Fostering a Love of Reading in English Language Learners

An ELL educator shares her best practices for helping her students develop a passion for reading.

By Korah Deanne Winn

I have taught English to non-native speakers since graduating from college in 2006. I took my first teaching position at Lincoln School in Guadalajara, Mexico. I learned something then that has stuck with me and guided my approach to language arts instruction ever since: the best way to help students learn to read, regardless of the language, is to begin with an interest in reading itself. Achieving this with elementary students who come from a variety of different cultural backgrounds and linguistic influences requires a shared approach to learning through visual engagement and phonics.

At my current school, Rock Island Academy, nearly a quarter of our K-6 students do not speak English as their first language. I have the pleasure of working with English language learners (ELLs). Many of my students come to me speaking an assortment of languages before learning English. With the younger ones, it is easier when they can start from the beginning and learn to read English as part of their normal language arts development. For some of my older kids who have already learned to read and write in an entirely different language, however, asking them to then master a second language can be tricky. I have found that no matter the age, success with reading starts by inspiring students to learn and then by providing them with the tools they need to do so. I try to teach them how to decode the language of the text — vocabulary and comprehension often come in fully later.

I was learning Spanish while I was teaching English at my first school in Mexico. In fact, I am still learning new languages today as I work with some of my students who speak Swahili and Arabic. This has really helped me approach teaching from a learner’s perspective. With that mindset, I began researching structured curricula that included the tools my students need to become successful readers and writers. When I landed on Reading Horizons, something clicked. An essential element was the online program they offer for teacher instruction. I recommend it to my practicum students and volunteers who, by taking the short preliminary workshop beforehand, can then have a stronger base themselves to help teach students to read. The program has been a wonderful way to cover all aspects of reading instruction.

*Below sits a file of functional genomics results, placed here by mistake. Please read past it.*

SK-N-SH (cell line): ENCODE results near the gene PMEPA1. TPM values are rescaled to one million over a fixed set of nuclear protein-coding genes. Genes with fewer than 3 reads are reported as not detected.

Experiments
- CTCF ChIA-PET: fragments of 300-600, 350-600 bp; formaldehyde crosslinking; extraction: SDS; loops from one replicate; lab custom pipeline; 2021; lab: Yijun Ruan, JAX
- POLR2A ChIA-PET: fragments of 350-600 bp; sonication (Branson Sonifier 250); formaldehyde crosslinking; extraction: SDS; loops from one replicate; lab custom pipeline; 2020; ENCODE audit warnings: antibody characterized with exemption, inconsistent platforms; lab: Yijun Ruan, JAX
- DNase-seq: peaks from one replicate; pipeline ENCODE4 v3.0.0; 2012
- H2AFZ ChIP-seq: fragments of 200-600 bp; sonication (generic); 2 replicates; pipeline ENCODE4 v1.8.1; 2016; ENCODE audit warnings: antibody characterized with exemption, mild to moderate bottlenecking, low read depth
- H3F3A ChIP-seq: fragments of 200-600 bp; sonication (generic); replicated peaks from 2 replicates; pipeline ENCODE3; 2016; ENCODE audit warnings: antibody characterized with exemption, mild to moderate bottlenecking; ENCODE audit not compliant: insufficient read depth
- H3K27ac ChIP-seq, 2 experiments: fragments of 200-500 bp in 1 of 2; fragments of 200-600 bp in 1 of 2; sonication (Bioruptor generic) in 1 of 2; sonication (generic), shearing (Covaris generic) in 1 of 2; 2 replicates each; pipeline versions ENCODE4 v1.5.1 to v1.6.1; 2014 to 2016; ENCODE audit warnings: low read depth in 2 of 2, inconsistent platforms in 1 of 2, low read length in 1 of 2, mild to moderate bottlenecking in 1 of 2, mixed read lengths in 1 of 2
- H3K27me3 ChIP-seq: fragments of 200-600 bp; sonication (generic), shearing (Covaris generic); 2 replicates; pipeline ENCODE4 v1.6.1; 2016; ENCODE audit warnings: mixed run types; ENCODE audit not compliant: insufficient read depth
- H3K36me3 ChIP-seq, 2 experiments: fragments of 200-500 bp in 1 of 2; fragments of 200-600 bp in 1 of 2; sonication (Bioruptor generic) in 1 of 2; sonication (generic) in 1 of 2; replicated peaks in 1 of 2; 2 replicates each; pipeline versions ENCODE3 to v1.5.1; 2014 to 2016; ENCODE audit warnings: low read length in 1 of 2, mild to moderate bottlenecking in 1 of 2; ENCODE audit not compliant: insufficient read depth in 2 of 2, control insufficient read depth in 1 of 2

Reading Horizons has organized everything very systematically so that my classes and I can easily follow the skills progression required for older students who are learning to read. With my 3rd-6th grade ELLs, I have found that phonics is one of the best ways to help my students get a foundation with the English language. This program uses instruction and practice that includes repetition so that students can really maintain what they have learned. Within the lessons, there are interactive and instructive audio options, along with vocabulary and a library of 285 reading passages. My students can highlight any section of text and have it read to them, in English or in Spanish, which helps to form essential visual and vocal associations with the letters and words on the screen.

The method covers every important skill for learning the English language, so once the structure of that system was in place, my paraprofessional and I had the time to provide more small group and one-on-one intervention. Having the proper tools in place opens the door for teachers to move beyond basic literacy and focus more on instilling a love of reading. That is especially the case with older students who may approach reading and writing in English as a chore. Finding a way to make it enjoyable and fun is essential.

I have found that when it comes to encouraging students to read, you have to make it visual. With Reading Horizons, my students make markings on difficult words they come to as they read. They get the opportunity to apply the skills they have learned to “prove” the words. In this way, the program has been like a life preserver because the very process of marking words is so helpful for them. Using the online software allows them to type, mark, and identify the English words on the screen and then to transfer those skills to reading and writing on their own. If they can decode a language as complex as English, they will be in a much better place on their journey to understanding it.

I try to inspire my students’ passion to read in any way I can. When you see the light in their eyes as they are starting to succeed at reading, it is so rewarding. I get to help kids transition to this new culture and language. When I see the sense of achievement my older students feel when they learn how to read and write English—and how it makes them want to read more—I know that encouraging our students to want to read is the first and most important thing.

Korah Deanne Winn is an English Language Learner teacher at Rock Island Academy in the Rock Island Milan School District 41, located in Rock Island, Illinois. She can be reached at [email protected]

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